For starters, MercadoLibre recently announced a sizable equity offering, meaning it will sell shares to raise cash to fund its growth. The company also isn't likely to meaningfully grow profit over the short term because it's spending a lot of money on growth. MercadoLibre is the industry leader in a market that still needs time to undergo its digital transformation. MercadoLibre has a mere $53 billion valuation, which is less than a fourth of what PayPal sports. Given that the Latin American e-commerce market is still in the early innings, MercadoLibre looks like a great buy now.

3. PayPal: The fintech play

Speaking of PayPal, the digital payment solutions provider is yet another well-known growth stock that is treading water right above its 52-week low. The company's top-line growth has slowed, and its profit and free cash flow (FCF) are flatlining.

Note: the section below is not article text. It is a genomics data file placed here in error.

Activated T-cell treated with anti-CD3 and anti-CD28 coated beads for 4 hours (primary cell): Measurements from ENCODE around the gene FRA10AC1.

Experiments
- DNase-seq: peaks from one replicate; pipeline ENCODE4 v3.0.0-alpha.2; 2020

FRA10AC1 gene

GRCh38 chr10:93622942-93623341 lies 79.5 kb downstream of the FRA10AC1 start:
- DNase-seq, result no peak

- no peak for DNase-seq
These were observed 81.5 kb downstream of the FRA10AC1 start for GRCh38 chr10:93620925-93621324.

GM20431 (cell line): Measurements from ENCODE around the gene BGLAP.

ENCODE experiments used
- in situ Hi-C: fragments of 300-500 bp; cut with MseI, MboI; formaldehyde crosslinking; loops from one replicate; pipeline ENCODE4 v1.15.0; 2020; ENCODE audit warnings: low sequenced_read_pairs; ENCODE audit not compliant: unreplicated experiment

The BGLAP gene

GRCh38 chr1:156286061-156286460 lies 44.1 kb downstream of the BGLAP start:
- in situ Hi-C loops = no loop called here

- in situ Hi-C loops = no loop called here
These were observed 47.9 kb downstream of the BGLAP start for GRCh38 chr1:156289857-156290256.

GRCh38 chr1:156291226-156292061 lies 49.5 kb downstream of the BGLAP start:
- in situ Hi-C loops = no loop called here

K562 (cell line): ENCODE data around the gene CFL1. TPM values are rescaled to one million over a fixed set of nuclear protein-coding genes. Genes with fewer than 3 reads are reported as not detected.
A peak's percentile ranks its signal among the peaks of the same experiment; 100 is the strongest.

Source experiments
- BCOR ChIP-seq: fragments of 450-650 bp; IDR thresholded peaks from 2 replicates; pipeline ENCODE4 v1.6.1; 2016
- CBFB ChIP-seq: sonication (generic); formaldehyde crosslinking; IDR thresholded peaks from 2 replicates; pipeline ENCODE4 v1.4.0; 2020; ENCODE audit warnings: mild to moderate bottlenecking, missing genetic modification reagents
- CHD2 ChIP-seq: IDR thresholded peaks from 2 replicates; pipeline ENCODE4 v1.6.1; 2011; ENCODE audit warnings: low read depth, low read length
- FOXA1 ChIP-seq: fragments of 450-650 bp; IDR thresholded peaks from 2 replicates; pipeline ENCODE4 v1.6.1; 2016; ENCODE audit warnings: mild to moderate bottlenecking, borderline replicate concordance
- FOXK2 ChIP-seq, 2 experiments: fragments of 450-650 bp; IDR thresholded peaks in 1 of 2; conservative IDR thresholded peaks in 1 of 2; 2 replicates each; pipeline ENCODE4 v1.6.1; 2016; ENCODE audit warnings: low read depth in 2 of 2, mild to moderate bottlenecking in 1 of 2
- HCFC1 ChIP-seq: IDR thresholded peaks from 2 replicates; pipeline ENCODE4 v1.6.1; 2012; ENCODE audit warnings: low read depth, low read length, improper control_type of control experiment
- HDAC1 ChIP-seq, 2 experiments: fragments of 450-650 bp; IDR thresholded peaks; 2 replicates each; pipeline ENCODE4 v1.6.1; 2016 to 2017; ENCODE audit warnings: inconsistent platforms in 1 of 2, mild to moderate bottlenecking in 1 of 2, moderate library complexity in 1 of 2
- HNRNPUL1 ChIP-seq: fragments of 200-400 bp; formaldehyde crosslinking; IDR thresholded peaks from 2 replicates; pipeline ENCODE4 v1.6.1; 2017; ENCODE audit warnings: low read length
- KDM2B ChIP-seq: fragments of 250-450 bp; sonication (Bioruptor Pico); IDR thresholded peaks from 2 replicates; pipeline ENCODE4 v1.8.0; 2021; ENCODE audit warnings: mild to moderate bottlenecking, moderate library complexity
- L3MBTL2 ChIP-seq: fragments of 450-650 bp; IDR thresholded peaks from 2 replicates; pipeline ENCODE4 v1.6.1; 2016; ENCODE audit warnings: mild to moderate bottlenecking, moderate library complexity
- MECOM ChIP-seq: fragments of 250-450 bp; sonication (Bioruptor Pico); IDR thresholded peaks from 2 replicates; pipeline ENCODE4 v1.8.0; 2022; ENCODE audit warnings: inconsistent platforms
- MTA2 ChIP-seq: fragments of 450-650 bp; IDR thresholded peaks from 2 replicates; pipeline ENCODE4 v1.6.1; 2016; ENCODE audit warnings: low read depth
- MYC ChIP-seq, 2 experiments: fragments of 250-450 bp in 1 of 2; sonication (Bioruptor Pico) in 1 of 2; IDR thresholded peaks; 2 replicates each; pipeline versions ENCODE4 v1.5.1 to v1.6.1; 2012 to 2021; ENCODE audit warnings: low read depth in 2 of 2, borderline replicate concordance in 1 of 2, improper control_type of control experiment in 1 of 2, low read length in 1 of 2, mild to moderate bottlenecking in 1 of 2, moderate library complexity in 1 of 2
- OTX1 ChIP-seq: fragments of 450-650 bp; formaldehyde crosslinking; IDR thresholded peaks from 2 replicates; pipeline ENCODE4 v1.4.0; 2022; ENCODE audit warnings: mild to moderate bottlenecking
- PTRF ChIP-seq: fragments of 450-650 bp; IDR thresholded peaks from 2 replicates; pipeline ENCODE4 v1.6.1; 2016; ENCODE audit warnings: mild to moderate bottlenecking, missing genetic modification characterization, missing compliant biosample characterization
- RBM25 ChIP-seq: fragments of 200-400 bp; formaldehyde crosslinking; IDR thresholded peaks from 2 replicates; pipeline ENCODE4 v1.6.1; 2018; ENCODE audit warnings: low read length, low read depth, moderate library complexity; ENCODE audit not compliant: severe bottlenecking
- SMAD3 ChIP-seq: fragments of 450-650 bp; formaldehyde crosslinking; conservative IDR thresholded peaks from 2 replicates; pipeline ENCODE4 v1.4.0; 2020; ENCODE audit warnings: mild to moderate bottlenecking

Like MercadoLibre, it's hard to imagine PayPal's business not growing well into the future. PayPal is a leader in business-to-business payment solutions, e-commerce, and even peer-to-peer payments through Venmo.

On one hand, the sell-off in higher-growth, lower-profit names like Square (SQ 4.28%) makes sense. Square doesn't generate nearly the cash or profit that PayPal does, so its investment thesis is largely tethered to revenue growth. I agree with my colleague Will Healy that investors should not ignore PayPal's advantages amid Square's competitive moves. For PayPal's stock price to be down 40% from its high when it transformed itself into an incredibly profitable business simply doesn't add up.